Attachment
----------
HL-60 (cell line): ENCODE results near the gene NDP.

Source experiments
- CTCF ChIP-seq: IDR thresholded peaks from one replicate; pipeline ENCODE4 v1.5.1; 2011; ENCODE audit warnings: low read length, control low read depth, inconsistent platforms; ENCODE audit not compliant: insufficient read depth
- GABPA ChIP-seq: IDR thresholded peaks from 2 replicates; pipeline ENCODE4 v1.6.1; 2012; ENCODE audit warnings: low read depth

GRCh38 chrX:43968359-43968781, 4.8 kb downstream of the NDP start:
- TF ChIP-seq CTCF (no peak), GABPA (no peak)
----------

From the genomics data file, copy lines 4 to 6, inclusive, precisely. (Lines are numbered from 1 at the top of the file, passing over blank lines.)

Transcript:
- GABPA ChIP-seq: IDR thresholded peaks from 2 replicates; pipeline ENCODE4 v1.6.1; 2012; ENCODE audit warnings: low read depth

GRCh38 chrX:43968359-43968781, 4.8 kb downstream of the NDP start:
- TF ChIP-seq CTCF (no peak), GABPA (no peak)